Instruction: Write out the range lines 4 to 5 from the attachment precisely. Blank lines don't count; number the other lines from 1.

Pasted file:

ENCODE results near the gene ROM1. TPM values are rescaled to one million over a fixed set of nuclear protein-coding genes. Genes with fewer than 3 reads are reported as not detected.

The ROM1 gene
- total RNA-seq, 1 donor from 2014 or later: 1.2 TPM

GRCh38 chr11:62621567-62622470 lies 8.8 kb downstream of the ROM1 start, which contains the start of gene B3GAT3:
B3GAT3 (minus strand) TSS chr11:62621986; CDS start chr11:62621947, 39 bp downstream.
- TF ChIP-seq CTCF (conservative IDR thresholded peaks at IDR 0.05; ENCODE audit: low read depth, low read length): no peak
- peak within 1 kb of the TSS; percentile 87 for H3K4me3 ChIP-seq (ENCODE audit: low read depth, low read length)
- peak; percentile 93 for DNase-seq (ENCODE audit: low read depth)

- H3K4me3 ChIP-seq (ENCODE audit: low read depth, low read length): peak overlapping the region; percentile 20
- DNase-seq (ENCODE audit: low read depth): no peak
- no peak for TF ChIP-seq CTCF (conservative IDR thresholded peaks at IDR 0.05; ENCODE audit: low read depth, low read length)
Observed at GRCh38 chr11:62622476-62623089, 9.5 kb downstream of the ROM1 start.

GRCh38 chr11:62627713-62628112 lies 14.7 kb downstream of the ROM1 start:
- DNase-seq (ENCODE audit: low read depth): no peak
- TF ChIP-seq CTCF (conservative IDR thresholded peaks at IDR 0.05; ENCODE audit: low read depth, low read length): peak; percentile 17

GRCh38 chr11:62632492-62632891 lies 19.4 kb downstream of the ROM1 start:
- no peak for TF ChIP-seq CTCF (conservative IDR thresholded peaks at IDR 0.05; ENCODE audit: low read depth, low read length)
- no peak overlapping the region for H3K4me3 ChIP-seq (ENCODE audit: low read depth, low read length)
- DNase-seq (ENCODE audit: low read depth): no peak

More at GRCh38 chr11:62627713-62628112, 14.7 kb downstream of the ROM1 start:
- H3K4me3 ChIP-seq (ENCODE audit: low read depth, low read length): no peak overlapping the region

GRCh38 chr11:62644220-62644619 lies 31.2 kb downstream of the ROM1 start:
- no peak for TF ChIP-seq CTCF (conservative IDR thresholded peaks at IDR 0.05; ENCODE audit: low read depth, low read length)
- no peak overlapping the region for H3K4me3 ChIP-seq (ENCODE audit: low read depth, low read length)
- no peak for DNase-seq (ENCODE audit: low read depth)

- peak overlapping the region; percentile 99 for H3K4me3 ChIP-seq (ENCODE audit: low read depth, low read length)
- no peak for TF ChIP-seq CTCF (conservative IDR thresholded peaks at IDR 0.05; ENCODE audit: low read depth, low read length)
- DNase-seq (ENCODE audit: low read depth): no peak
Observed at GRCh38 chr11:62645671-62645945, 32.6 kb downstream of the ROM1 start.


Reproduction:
GRCh38 chr11:62621567-62622470 lies 8.8 kb downstream of the ROM1 start, which contains the start of gene B3GAT3:
B3GAT3 (minus strand) TSS chr11:62621986; CDS start chr11:62621947, 39 bp downstream.